So, the first two thirds of this collection are very strong, the last third kind of falters. Everything gets bigger and more dramatic, but also sloppier. I still have mad respect for Michelinie's work, though; despite a few clunkers, when the man's on his game, it amazing. And McFarland's work is really strong as well, although I still dislike most of his civilian faces.

  10. #235
    New Member ComicsMilan's Avatar
    Join Date
    Jul 2012
    Location
    New Zealand
    Posts
    68

    Default

    Marvel Knights Spider-Man #4: I feel that this is a dissapointing end to what was a great storyline. I really like the first three issues, and somehow this issue just doesn't seem satisfying enough.

  11. #236
    Spider-Prime's only fan. spider-prime's Avatar
    Join Date
    Sep 2012
    Posts
    1,605

    Default

    Quote Originally Posted by Jim Thompson View Post
    Re-read the original Superman vs. The Amazing Spider-Man story last night. That book never fails to make me smile.
    hehe same, I love that book. I also love reading Batman vs the Hulk. Nothing beats even Batman beating up the Hulk!

    But, recently, I got the Omnibus of the Untold tales of Spider-man. Even tho I have all of the books in issue form, I just love collecting the omnibus collections.

  12. #237
    Like a boss E. Wilson's Avatar
    Join Date
    Mar 2010
    Posts
    2,769

    Default

    Quote Originally Posted by ComicsMilan View Post
    Marvel Knights Spider-Man #4: I feel that this is a dissapointing end to what was a great storyline. I really like the first three issues, and somehow this issue just doesn't seem satisfying enough.
    Keep reading. The "conclusion" of the first arc isn't a conclusion so much as a breather. Everything comes together in the last two issues of Millar's run.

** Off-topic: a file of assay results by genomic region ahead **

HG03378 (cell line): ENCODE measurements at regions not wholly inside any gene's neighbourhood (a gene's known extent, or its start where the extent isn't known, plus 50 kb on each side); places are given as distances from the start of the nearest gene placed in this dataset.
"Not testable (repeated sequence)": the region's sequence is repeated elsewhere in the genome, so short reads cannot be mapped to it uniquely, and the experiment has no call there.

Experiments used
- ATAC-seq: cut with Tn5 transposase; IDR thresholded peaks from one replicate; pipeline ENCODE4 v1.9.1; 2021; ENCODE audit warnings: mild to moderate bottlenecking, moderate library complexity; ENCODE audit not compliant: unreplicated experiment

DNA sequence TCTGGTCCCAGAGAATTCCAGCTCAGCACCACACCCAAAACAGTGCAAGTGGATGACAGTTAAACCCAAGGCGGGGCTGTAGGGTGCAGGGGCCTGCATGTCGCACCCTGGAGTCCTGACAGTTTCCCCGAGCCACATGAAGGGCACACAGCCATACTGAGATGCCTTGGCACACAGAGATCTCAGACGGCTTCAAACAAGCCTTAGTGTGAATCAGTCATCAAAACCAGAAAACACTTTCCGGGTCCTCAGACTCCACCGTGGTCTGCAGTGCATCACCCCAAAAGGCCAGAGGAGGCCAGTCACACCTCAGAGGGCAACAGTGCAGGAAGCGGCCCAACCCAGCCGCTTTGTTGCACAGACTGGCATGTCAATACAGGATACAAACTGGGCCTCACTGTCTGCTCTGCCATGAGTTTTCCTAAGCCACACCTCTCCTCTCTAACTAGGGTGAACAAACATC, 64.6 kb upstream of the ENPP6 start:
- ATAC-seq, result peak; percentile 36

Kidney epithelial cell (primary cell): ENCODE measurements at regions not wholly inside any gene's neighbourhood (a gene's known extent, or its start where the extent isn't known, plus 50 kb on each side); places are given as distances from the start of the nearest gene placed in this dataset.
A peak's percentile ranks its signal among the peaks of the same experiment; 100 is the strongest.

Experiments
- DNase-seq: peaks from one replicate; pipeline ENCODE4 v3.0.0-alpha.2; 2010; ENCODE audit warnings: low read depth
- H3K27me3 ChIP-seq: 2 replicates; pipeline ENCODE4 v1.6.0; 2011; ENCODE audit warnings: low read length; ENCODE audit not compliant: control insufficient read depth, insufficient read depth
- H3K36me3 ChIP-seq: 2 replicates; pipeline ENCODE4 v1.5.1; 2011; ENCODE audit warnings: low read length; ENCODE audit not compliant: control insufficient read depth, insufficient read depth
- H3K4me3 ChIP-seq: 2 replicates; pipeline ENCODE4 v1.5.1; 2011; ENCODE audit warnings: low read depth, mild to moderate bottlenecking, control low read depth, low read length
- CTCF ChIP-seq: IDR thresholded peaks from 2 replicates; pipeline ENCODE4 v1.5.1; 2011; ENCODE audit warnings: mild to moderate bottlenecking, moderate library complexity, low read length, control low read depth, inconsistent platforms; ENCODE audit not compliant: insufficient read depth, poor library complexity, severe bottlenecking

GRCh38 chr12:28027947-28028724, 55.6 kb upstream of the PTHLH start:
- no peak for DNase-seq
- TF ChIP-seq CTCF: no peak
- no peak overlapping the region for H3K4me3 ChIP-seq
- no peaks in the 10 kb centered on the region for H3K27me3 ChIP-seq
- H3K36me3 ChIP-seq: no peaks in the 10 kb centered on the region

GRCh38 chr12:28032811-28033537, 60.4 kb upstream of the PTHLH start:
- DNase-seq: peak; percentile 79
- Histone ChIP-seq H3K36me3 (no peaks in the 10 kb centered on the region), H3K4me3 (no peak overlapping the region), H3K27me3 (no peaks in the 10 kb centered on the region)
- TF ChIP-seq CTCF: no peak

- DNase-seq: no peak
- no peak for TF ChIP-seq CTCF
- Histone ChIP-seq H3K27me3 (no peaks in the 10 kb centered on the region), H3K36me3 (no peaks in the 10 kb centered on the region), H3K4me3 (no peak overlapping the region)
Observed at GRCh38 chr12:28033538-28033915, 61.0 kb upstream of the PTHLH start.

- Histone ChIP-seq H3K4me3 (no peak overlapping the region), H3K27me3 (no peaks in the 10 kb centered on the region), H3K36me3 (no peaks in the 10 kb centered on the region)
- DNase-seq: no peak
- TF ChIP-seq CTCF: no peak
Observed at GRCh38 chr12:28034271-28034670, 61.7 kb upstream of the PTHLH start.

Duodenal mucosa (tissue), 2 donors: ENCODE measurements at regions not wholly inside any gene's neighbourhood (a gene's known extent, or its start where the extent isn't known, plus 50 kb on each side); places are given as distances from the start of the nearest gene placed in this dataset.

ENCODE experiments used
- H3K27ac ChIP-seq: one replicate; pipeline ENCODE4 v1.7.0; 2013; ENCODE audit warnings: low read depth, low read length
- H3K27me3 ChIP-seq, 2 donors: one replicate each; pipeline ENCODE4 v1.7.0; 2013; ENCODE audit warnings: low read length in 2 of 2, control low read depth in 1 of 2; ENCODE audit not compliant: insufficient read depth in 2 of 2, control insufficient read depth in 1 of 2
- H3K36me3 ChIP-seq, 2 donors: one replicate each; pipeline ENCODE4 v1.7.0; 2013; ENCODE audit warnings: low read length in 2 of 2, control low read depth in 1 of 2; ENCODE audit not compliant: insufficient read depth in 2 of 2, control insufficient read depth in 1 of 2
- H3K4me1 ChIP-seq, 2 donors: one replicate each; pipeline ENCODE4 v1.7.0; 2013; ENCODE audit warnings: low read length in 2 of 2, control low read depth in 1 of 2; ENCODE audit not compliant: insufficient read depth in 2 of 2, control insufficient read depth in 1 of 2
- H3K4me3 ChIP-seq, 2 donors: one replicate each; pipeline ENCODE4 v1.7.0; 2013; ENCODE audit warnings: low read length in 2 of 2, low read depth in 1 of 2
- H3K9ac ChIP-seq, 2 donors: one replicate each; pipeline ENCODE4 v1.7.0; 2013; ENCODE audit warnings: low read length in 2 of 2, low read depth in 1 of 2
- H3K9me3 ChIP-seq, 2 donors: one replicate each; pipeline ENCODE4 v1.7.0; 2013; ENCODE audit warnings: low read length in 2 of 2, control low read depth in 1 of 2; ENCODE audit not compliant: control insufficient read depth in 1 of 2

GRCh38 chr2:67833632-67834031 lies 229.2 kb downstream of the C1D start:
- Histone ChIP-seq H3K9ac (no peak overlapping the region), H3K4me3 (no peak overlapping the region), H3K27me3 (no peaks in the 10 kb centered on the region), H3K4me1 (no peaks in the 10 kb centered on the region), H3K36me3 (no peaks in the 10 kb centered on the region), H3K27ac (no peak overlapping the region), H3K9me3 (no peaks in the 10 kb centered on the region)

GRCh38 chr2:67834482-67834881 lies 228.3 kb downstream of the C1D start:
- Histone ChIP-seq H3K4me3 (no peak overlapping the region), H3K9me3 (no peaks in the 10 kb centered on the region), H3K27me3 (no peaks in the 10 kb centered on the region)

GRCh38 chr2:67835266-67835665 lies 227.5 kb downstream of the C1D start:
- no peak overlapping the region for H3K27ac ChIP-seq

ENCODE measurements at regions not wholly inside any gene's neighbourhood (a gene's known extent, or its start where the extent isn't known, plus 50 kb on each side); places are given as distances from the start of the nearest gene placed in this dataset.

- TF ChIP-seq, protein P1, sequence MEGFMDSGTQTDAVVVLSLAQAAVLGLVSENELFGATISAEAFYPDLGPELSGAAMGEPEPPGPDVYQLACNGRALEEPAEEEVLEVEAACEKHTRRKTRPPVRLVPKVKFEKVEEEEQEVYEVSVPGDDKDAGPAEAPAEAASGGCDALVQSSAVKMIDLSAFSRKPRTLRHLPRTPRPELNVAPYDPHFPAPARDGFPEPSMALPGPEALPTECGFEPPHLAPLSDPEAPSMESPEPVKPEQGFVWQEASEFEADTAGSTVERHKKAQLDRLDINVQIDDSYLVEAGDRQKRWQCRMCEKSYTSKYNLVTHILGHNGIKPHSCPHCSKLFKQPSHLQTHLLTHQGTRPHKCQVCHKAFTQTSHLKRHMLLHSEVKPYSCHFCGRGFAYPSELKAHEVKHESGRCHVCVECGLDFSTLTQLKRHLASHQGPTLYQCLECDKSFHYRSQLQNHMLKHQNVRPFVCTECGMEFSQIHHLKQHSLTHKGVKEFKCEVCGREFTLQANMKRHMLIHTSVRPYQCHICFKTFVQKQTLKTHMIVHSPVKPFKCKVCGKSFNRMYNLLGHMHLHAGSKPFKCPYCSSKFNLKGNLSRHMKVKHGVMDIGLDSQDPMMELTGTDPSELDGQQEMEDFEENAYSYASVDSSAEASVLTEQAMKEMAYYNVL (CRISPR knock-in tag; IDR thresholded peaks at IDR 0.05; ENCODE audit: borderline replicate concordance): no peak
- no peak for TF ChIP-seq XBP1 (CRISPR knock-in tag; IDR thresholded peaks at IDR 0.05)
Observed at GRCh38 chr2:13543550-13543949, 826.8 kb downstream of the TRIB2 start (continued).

13. #238

    Default

    Quote Originally Posted by Jim Thompson View Post
    Re-read the original Superman vs. The Amazing Spider-Man story last night. That book never fails to make me smile.
    Lex Luthor in that story is such a sore loser, he's even a bigger loser in the story he blows up his planet Lexor and blames Superman for it
    Blogger

    I am obsessed with the idea of completely erasing Spider-Man from every Marvel continuity

  14. #239
    Senior Member Chris S.'s Avatar
    Join Date
    Aug 2006
    Posts
    4,965

    Default

    Continuing with my re-reading of Slott's run:

    ASM 682-687

    This was pretty much all of Ends of the Earth. As I've found with most of Slott's run, I enjoyed this more. At the same time, as I found with Spider Island, it still felt like it was missing something. I feel like Slott's big arcs were just lacking. The Avengers getting turned into Ock Zombies just felt so cheap.

    I liked the line drops for Dying Wish and Superior though. Slott really dropped the seeds early for his big event, especially if it really started back during 600.
    Founder and member of the Spidey 500 Club: Class of 2013.

    Come join the club!

  15. #240
    Senior Member Chris S.'s Avatar
    Join Date
    Aug 2006
    Posts
    4,965

    Default

    Quote Originally Posted by Jim Thompson View Post
    Re-read the original Superman vs. The Amazing Spider-Man story last night. That book never fails to make me smile.
    I really need to get my hands on that issue. I've heard it is a great read- I think you've mentioned it a few times even.
    Founder and member of the Spidey 500 Club: Class of 2013.

    Come join the club!

Bookmarks

Posting Permissions

  • You may not post new threads
  • You may not post replies
  • You may not post attachments
  • You may not edit your posts
  •